Low-Fat Diet Has Little Effect on Reducing Risk of Breast Cancer

A major study that includes nearly 50,000 women followed over 8 years indicates that a diet low in fat, but high in fruit, vegetables and grains, does not significantly reduce the risk of breast cancer, colorectal cancer or cardiovascular disease in postmenopausal women, according to three articles in the February 8 issue of JAMA.

In the first article, Ross L. Prentice, Ph.D., of the Fred Hutchinson Cancer Research Center, Seattle, and colleagues with the Women’s Health Initiative (WHI) Dietary Modification Trial, examined the effect of a low-fat diet on the incidence of breast cancer. The WHI, which began in 1992 with 48,835 postmenopausal women without prior breast cancer, included a dietary modification intervention consisting of consumption of a reduced amount of fat (20 percent of energy) and of an increased amount of vegetables and fruits (5 or more servings a day) and grains (6 or more servings a day). The women, aged 50 to 79 years, were randomly assigned to the dietary modification intervention group (40 percent, n = 19,541) or the comparison group, who were not asked to make dietary modifications (60 percent, n = 29,294). It has been hypothesized that a low-fat diet can reduce breast cancer risk, but previous studies have had mixed results.

The average follow-up time was 8.1 years. Overall, 655 (3.35 percent) women in the intervention group and 1,072 (3.66 percent) women in the comparison group developed invasive breast cancer during follow-up.

“Among postmenopausal women, a low-fat dietary pattern did not result in a statistically significant reduction in invasive breast cancer risk over an 8.1 year average follow-up period. However, the nonsignificant trends observed suggesting reduced risk associated with a low-fat dietary pattern indicate that longer, planned, nonintervention follow-up may yield a more definitive comparison,” the authors conclude.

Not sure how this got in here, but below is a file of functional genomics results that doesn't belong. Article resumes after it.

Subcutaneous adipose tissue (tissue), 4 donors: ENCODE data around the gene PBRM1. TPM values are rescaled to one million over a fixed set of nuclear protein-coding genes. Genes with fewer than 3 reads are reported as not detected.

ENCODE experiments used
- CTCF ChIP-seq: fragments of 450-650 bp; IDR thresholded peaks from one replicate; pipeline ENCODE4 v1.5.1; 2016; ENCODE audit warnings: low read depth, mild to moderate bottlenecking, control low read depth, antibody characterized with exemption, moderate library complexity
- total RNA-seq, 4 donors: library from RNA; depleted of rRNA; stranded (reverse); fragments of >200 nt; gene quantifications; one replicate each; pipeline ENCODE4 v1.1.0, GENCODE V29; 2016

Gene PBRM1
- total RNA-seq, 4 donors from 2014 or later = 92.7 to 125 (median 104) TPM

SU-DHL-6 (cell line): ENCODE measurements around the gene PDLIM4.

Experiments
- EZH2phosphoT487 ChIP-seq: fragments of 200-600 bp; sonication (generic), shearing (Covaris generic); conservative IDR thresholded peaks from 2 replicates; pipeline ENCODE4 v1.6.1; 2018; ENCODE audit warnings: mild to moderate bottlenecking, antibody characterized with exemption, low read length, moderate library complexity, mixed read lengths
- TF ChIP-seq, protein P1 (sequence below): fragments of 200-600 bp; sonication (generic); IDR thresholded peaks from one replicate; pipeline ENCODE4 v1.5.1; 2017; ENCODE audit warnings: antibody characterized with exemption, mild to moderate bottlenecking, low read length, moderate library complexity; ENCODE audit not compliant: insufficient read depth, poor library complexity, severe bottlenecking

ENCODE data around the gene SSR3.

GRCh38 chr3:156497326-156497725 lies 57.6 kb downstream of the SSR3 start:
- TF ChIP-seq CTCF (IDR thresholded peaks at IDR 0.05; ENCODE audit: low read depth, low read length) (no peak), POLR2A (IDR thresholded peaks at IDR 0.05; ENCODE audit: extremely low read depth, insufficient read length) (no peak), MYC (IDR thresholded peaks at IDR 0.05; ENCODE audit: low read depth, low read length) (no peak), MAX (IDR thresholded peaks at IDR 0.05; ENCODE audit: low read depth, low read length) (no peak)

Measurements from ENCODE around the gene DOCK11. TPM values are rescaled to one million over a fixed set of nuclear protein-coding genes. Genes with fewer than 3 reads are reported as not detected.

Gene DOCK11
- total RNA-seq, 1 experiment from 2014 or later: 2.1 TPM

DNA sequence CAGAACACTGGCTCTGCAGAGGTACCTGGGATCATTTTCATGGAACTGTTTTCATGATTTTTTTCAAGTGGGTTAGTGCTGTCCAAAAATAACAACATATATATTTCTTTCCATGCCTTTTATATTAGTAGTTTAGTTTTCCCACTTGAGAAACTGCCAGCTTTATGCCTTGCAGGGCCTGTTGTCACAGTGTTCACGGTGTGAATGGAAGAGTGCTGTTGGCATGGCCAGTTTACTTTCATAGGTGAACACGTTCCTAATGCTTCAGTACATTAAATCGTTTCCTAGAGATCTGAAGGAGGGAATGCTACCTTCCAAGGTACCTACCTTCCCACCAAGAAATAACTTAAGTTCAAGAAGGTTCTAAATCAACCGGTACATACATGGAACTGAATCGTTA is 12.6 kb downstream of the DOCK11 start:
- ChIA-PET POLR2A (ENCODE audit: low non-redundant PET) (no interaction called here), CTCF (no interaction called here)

(JAMA. 2006;295:629-642. Available pre-embargo to the media at http://www.jamamedia.org)

Editor’s Note: The WHI program was funded by the National Heart, Lung, and Blood Institute of the National Institutes of Health, Department of Health and Human Services. For the financial disclosures of the authors, please see the JAMA article.
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Dietary Modification and Risk of Breast Cancer

In an accompanying editorial, Aman U. Buzdar, M.D., of the University of Texas M.D. Anderson Cancer Center, Houston, comments on the study examining low-fat diet and breast cancer risk.

“After a diagnosis of cancer, patients seek advice from their physicians and other health care professionals regarding dietary modifications that could reduce the risk of disease recurrence and also could decrease their family members’ risk of cancer. In addition, many patients follow various popular diets or use complementary and alternative medicine therapies, such as various dietary supplements, which have not been evaluated in a rigorous scientific manner. In contrast, the well-designed rigorous Women’s Health Initiative dietary modification study by Prentice et al provides important data that may prove useful for counseling patients.”

(JAMA. 2006;295:691-692. Available pre-embargo to the media at http://www.jamamedia.org)
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Low-Fat Diet Does Not Reduce Risk of Colorectal Cancer
In a related article, Shirley A. A. Beresford, Ph.D., of the University of Washington, Seattle, and colleagues with the Women’s Health Initiative analyzed data from the WHI Dietary Modification Trial to determine the effect of a low-fat eating pattern on risk of colorectal cancer in postmenopausal women. Previous trials examining this association have been inconclusive.